Pakistan: Khaled Ahmed - Religion and regression // 4 Leftist social media activists vanish in a week

Last month, PPP leader Asif Ali Zardari did something that no man with a conscience could have thought of doing: He gave his word to Amir Jamaat-e-Islami Siraj ul Haq that the Sindh Assembly will strike down a recently passed law meant to protect non-Muslim girls from being forcibly converted to Islam. Hindu and Christian girls have been forced to convert, so that Muslim men can take them as wives. The law would have addressed the abuse of Muslim law which forbids forcible conversion.

The Movement for Solidarity and Peace, which campaigns against religious violence in Pakistan, says, “100 Christian girls and at least 300 Hindu girls (in Sindh) suffer such conversions every year” and has presented its case at the US Congress too. The law passed by the Sindh Assembly laid down that “change of religion will not be recognised until the person reaches 18 years of age”; otherwise “perpetrators will get five years in jail”.

Secretary general of the Jamaat-e- Islami, Liaquat Baloch, attacked the law: “The provincial assembly passed the bill in haste to please foreign lobbies. We will not let it sail through and will challenge it in the Council for Islamic Ideology and the Federal Shariat Court.” The Sindh Criminal Law (Protection of Minorities) Bill, 2015 was tabled by minority members Nand Kumar and Khatumal Jeewan. They must feel cheated by the ruling party using the issue as a pawn in the political battle at the national level.

Hindutva may turn out to be less terminal in its destructive spread than sharia, but the seduction of religion is there in South Asia. In the Sindh district of Ghotki, there is the Sant Satram Das temple from where Hindu girls have been picked up and “converted” before being forcibly married to Muslim men. Near the temple, there is also the infamous Bharchundi Sharif shrine whose patrons once became famous in India for converting non-Muslims. But the shrine is not without its blots today, its custodians backing conversions as divine inspiration. Every April, there is the death anniversary of Bhagat Kanwar Ram, a popular Sufi poet and singer,killed in the communal riots of 1939, allegedly by the then-custodians of the Bharchundi Sharif shrine.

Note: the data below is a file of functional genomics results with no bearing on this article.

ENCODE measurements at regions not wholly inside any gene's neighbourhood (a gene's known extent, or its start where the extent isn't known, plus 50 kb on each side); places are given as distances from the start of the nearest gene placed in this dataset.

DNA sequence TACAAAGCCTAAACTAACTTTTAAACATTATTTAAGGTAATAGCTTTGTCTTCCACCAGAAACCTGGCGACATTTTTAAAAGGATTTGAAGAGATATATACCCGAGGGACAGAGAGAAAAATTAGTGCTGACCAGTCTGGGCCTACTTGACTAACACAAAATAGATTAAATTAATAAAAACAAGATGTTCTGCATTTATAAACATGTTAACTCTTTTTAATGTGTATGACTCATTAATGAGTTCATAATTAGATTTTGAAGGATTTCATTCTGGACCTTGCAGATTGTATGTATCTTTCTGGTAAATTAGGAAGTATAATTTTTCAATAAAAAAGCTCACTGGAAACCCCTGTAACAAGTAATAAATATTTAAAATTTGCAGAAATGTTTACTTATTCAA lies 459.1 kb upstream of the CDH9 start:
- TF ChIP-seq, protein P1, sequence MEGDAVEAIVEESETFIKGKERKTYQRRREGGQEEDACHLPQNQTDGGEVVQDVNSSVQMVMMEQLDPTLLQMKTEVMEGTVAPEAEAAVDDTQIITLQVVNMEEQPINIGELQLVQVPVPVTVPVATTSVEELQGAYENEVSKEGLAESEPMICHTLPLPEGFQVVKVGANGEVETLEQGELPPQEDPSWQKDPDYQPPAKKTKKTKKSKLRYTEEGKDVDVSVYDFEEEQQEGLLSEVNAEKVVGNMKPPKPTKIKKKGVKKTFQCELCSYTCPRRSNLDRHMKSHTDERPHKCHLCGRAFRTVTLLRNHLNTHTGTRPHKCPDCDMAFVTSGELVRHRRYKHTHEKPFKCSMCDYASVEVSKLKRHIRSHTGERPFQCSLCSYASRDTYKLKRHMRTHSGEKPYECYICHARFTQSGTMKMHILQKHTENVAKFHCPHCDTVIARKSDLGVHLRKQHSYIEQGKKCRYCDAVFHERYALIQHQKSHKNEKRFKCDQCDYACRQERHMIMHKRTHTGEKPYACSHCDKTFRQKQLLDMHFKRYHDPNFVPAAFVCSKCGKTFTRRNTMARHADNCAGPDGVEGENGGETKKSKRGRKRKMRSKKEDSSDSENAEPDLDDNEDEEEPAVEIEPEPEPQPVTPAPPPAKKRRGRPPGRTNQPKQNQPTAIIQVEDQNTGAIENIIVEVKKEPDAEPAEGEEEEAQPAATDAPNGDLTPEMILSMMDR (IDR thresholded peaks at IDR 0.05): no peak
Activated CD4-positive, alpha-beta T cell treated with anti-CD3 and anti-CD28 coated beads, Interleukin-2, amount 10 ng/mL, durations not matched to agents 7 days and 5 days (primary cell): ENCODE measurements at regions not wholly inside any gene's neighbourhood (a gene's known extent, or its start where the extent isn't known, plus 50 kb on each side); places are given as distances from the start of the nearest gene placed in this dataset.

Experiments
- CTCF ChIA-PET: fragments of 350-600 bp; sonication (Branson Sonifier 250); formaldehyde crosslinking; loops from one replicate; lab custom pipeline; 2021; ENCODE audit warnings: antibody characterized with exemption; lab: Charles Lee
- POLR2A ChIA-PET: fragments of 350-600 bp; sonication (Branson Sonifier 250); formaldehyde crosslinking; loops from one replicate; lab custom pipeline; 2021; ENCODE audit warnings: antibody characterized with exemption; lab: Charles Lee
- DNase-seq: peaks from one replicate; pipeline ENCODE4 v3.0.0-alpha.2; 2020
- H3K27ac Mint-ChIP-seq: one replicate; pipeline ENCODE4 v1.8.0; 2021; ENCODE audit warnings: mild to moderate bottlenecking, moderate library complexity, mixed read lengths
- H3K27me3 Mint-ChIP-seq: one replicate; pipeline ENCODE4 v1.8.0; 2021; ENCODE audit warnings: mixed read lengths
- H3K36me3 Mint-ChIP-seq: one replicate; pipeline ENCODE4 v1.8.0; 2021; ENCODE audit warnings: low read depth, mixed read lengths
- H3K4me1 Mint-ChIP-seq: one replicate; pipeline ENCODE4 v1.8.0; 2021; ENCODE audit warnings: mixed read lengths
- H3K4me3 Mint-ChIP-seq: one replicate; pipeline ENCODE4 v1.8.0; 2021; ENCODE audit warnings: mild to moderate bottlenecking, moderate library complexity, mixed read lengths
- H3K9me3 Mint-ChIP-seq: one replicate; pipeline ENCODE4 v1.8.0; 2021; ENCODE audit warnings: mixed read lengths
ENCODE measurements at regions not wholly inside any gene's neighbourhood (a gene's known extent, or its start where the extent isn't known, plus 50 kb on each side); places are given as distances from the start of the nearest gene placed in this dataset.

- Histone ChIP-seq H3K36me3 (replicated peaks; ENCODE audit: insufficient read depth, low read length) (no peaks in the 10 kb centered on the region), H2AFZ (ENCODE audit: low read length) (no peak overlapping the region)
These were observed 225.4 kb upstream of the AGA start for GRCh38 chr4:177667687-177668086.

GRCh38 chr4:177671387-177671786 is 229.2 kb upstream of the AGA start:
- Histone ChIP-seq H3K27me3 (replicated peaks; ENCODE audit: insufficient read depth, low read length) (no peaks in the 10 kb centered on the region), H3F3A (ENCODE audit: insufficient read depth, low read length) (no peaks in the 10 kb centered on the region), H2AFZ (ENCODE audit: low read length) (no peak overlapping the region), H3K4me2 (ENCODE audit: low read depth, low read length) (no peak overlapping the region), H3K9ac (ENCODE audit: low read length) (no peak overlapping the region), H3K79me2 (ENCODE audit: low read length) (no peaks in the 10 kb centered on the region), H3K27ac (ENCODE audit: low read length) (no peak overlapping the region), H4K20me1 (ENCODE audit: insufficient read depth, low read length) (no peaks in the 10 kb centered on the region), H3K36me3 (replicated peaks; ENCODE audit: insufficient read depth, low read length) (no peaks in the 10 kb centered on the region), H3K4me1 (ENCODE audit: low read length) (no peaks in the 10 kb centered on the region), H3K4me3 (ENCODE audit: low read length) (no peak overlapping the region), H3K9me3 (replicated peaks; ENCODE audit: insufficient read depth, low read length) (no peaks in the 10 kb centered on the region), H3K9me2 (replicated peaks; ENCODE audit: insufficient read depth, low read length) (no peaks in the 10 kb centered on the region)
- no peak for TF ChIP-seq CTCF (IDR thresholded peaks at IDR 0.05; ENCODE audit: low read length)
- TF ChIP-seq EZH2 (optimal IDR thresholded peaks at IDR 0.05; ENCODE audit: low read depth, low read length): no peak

In the past, this northern Sindh region generally abjured violence and treated Hindus well on the basis of their Sindhi identity. In southeast Sindh, in Tharparkar, Mirpurkhas, Umerkot and Sanghar, they suffer maltreatment. But in 2012, upper Sindh too experienced an anti-Hindu trend after madrassas from South Punjab spread their tentacles into Sindh. This trend was emphasised after Deobandi Islam’s Taliban affiliation gave it impunity.

In the past, Hindus were the dominant class — some of their dominance is still in evidence. One local observation goes like this: “In Ghotki, the cotton ginning factories are owned by Hindus. In Sukkur, half the trade in rice, grains and dates is conducted by Hindus. In Khairpur, Hindus have a big role in the date trade (which goes mostly to India). In Jacobabad and Kashmore, rice milling and trading are Hindu domains. In Larkana, Hindus have a big role in the rice trade. All of this makes them a target.”

Hindu girls are in fact the target and this persuaded the two Hindu members of the Sindh Assembly to table the bill about conversions. A member of the Sukkur Hindu Panchayat stated in a 2012 report by journalist Cyril Almeida: “Periodically kidnapping Hindus, entering our homes, picking up our children, it’s all meant to prevent the community from growing, to keep us under psychological pressure.” Like the Hindus of Bangladesh - whose constitution is “secular” - the Hindus of Sindh have tried to migrate to India. Now, if the upper Sindh leader Asif Ali Zardari decides to rescind the law that protects the Hindu community, Pakistan will sink further into chaos.